The impostor of whom I am now speaking, descends originally from Falfhood, who was the mother of Nonsense, who was brought to bed of a son called Frenzy, who married one of the daughters of Folly, commonly known by the name of Laughter, on whom he begot that monstrous infant of which I have been here speaking. I shall fet down at length the genealogical table of False Humour, and, at the fame time, place under it the genealogy of True Humour, that the reader may at one view behold their different pedi. grees and relations.




Good Sense.


I might extend the allegory, by metioning several of the children of False Humour, who are more in number than the sands of the sea, and might in particular enumerate the many fons and daughters which he has begot in this island. But as this would be a very invidious taik, I shall only observe in general, that False Humour differs from the True, as a monkey does from a man.

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First of all, He is exceedingly given to little apith tricks and buffooneries.

Secondly, He so much delights in mimickry, that it is all one to him whether he exposes by it vice and folly, luxury and avarice; or on the contrary, virtue and wisdom, pain and poverty.

Thirdly, He is wonderfully unlucky, infomuch that he will bite the hand that feeds him, and endeavour to ridicule both friends and foes indifferently. For having but small talents, he must be merry where he can, noc where he should.

Fourthly, Being intirely void of reason, he pursues no point either of morality or instruction, but is ludicrous only for the sake of being so.

Fifthly, Being incapable of any thing but mock-representations, his ridicule is always personal, and aimed at the vicious man, or the writer; not at the vice, or at the writing.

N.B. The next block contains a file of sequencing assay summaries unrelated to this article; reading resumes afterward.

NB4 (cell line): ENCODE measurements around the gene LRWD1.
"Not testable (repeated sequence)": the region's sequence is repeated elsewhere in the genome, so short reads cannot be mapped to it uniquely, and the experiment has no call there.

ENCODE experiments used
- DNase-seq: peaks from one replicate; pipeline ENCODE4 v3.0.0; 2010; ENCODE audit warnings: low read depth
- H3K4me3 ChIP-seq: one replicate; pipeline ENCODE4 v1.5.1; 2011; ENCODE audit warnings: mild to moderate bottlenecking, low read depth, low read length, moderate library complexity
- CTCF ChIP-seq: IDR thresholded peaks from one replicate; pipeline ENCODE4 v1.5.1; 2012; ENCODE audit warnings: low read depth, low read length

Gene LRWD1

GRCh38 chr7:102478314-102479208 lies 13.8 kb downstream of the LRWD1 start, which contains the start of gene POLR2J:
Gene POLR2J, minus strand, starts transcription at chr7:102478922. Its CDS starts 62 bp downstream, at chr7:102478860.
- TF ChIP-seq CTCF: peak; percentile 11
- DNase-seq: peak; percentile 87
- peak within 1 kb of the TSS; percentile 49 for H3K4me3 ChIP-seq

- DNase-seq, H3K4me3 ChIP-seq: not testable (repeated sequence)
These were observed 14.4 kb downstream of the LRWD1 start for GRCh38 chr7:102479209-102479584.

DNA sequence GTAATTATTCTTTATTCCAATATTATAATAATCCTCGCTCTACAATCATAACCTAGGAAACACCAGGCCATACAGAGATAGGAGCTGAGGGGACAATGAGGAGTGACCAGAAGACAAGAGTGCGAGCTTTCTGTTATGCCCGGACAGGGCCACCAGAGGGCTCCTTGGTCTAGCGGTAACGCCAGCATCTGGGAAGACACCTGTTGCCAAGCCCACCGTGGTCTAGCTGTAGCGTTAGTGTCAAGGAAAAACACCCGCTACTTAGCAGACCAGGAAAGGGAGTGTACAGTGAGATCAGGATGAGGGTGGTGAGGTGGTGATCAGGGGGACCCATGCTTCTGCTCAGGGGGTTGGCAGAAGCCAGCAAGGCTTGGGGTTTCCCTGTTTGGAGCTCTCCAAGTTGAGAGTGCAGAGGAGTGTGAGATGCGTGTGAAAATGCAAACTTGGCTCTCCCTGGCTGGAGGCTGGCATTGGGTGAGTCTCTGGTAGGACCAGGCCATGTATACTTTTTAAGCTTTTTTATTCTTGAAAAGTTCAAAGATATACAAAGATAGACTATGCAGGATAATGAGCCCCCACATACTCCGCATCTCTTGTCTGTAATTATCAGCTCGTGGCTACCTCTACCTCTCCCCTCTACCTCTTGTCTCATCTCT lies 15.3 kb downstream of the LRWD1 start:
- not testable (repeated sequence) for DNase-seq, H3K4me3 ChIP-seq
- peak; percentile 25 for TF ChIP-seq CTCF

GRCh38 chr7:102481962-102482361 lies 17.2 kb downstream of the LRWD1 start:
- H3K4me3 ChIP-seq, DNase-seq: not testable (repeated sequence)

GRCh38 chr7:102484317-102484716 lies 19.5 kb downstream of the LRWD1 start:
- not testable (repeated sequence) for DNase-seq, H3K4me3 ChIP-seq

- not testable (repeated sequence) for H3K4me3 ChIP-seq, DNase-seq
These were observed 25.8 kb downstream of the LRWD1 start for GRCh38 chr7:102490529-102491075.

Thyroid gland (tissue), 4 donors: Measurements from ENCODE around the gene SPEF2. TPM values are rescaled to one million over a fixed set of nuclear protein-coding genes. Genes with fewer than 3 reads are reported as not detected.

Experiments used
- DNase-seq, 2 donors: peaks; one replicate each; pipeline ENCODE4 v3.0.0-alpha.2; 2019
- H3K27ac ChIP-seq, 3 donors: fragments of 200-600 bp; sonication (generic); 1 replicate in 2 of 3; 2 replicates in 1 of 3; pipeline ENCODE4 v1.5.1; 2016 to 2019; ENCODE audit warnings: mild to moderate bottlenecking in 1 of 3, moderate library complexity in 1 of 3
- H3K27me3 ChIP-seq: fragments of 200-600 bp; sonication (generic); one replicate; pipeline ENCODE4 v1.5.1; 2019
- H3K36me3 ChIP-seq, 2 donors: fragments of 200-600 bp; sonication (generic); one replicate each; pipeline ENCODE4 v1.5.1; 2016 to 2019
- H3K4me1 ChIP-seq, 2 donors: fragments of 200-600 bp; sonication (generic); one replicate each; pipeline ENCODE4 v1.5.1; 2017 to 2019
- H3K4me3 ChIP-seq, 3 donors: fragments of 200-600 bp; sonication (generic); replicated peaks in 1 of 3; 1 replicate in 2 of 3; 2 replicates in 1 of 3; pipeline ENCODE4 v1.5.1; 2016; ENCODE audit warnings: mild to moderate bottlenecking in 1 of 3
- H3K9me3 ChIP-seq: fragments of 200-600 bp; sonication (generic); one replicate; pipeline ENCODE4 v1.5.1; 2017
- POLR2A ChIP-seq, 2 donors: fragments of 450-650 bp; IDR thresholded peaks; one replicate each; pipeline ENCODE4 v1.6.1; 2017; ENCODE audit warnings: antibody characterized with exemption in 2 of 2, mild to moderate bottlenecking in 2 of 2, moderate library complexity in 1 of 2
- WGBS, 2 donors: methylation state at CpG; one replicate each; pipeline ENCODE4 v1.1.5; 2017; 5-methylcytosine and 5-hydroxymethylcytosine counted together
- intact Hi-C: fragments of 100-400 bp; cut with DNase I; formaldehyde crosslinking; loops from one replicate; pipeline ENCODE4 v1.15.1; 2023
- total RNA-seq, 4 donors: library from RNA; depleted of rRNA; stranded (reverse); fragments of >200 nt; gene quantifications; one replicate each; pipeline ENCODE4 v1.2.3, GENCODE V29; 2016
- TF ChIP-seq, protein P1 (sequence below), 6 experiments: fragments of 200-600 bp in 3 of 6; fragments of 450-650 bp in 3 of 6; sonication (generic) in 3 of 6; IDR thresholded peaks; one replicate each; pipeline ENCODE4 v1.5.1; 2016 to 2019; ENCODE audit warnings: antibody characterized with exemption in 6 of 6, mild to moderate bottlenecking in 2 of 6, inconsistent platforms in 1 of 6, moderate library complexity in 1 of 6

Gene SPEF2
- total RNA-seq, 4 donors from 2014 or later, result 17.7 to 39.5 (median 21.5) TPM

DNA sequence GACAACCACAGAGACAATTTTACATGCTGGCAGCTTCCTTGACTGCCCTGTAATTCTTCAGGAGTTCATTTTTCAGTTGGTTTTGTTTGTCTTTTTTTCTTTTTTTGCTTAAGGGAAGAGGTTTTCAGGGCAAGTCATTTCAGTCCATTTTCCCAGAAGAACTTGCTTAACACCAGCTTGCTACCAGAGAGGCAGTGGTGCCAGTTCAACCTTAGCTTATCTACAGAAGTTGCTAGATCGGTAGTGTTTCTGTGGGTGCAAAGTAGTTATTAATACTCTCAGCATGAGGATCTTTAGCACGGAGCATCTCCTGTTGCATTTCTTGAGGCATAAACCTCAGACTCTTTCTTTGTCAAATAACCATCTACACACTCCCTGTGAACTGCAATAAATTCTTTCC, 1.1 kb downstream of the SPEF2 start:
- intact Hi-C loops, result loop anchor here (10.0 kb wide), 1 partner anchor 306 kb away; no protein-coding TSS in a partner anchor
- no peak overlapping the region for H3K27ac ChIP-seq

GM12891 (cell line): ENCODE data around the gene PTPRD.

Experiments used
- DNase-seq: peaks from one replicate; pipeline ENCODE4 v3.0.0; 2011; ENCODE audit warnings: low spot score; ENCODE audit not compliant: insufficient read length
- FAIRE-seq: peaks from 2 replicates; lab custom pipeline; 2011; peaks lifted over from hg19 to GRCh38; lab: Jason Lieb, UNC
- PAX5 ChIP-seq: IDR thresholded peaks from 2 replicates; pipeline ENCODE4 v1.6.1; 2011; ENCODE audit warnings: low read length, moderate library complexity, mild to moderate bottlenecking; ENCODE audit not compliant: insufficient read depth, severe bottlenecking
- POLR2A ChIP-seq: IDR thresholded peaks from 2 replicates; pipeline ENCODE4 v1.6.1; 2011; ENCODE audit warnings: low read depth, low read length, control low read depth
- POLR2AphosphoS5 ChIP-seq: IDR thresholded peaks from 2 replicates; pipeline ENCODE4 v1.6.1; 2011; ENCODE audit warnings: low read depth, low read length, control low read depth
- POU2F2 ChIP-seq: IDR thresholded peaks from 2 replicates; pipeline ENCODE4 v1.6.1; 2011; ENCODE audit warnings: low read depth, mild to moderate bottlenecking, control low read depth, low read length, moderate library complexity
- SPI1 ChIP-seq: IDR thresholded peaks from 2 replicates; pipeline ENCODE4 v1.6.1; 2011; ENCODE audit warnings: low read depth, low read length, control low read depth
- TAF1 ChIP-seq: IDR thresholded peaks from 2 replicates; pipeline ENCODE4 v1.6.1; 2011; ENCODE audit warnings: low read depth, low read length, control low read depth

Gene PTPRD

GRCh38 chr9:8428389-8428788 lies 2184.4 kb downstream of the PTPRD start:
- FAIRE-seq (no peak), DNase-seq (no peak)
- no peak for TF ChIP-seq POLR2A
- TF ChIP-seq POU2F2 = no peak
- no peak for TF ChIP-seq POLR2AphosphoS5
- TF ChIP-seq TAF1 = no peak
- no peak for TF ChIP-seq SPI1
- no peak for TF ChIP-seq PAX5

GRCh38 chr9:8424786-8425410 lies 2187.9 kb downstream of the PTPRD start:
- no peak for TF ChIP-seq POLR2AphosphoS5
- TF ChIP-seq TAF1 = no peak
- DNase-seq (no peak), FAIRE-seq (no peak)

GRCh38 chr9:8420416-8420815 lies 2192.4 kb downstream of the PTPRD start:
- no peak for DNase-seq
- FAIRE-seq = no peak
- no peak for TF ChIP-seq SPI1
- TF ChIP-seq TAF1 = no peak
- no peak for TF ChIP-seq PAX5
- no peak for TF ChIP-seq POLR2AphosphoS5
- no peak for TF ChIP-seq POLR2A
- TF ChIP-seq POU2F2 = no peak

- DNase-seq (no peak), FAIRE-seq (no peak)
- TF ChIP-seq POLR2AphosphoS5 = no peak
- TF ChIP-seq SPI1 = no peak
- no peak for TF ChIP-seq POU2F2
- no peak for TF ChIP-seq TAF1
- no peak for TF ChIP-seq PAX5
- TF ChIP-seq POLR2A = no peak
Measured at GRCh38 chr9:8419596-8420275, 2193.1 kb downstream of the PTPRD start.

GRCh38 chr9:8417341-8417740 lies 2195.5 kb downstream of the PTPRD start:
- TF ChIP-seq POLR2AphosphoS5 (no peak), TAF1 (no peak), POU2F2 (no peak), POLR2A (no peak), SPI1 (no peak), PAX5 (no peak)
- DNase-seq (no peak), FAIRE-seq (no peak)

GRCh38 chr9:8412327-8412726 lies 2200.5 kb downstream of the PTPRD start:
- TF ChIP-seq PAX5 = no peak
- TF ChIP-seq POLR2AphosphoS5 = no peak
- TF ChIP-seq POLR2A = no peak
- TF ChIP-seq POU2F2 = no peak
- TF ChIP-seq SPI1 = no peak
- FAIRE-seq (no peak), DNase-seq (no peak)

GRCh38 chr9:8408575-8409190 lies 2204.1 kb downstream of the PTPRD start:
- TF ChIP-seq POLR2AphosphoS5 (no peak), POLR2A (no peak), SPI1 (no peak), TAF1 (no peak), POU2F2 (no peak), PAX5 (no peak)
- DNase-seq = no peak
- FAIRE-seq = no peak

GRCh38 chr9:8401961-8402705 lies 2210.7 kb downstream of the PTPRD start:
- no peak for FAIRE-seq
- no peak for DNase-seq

I have here only pointed at the whole species of false humourists; but as one of my principal designs in this paper is to beat down that malignant fpirit, which difcovers itself in the writings of the present age, I shall not scruple, for the future, to fingle out any of the small wits, that infest the world with such compositions as are ill-natured, immoral, and absurd. This is the only exception which I shall make to the general rule I have prescribed myself, of attacking Multitudes: fince every honest man ought to look upon himself as in a natural state of war with the libeller and lampooner, and to annoy them wherever they fall in his way. This is but retaliating upon thein, and treating them as they treat others,



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SHALL not put myself to any farther pains for

this day's entertainment, than barely to publish the letters and titles of petitions from the play-house, with the minutes I have made upon the latter for my conduct in relation to them.

Drury-Lane, April the 9th. UPON reading the project which is set forth in

one of your late papers, of making an alliance between all 'the bulls, bears, elephants, and lions, • which are separately exposed to public view in the • cities of London and Westminster; together with the ( other wonders, shows, and monsters, whereof you • made respective mention in the said speculation; We, " the chief actors of this play-house, met and lat upon • the said design. It is with great delight, that we ' expect the execution of this work; and in order to • contribute to it, we have given warning to all our

ghosts to get their livelihoods where they can, 6 and not

to appear among us after day-break of • the 16th instant. We are resolved to take this op• portunity to part with every thing which does not • contribute to the representation of human life; and • shall make a free gift of all animated utensils to your • projector. The hangings you formerly mentioned ( are run away; as are likewise a set of chairs, each

of which was met upon two legs going through the • Rose tavern at two this morning. We hope, Sir,

you will give proper notice to the town that we are • endeavouring at these regulations, and that we in• tend for the future to thew no inonsters, but men